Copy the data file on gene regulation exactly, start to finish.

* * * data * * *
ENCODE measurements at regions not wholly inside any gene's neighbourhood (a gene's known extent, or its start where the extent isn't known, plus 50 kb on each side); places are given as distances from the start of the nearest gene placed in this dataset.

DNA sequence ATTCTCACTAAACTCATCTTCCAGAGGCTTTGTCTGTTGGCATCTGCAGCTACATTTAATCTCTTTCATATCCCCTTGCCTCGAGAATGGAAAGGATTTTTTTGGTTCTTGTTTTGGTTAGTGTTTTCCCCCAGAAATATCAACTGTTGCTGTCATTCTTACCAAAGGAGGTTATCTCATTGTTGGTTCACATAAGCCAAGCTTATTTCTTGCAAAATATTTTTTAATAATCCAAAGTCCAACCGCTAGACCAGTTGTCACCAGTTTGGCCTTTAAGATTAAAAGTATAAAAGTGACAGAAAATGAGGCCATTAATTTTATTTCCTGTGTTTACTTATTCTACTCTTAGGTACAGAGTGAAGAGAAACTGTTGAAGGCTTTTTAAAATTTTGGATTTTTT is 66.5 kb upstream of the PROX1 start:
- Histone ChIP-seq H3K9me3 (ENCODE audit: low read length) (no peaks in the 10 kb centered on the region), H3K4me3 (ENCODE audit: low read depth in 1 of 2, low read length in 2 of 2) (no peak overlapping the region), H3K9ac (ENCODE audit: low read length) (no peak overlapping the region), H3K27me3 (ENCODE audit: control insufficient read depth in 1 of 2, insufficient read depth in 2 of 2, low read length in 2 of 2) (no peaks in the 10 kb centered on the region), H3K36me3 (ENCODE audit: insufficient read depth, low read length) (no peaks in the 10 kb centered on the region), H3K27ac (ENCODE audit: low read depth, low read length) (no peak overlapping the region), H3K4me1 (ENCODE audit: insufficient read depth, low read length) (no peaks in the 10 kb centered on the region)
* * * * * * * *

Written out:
ENCODE measurements at regions not wholly inside any gene's neighbourhood (a gene's known extent, or its start where the extent isn't known, plus 50 kb on each side); places are given as distances from the start of the nearest gene placed in this dataset.

DNA sequence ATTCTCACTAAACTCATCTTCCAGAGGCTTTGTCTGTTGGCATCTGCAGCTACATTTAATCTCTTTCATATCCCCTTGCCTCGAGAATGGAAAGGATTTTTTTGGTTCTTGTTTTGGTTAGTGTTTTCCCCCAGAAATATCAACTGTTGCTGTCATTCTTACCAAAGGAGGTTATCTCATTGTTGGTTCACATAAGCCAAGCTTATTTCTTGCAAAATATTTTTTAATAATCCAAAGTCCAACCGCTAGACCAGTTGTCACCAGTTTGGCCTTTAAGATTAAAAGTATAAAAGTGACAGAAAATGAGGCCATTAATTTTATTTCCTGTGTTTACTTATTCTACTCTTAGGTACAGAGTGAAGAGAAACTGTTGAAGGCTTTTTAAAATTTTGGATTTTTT is 66.5 kb upstream of the PROX1 start:
- Histone ChIP-seq H3K9me3 (ENCODE audit: low read length) (no peaks in the 10 kb centered on the region), H3K4me3 (ENCODE audit: low read depth in 1 of 2, low read length in 2 of 2) (no peak overlapping the region), H3K9ac (ENCODE audit: low read length) (no peak overlapping the region), H3K27me3 (ENCODE audit: control insufficient read depth in 1 of 2, insufficient read depth in 2 of 2, low read length in 2 of 2) (no peaks in the 10 kb centered on the region), H3K36me3 (ENCODE audit: insufficient read depth, low read length) (no peaks in the 10 kb centered on the region), H3K27ac (ENCODE audit: low read depth, low read length) (no peak overlapping the region), H3K4me1 (ENCODE audit: insufficient read depth, low read length) (no peaks in the 10 kb centered on the region)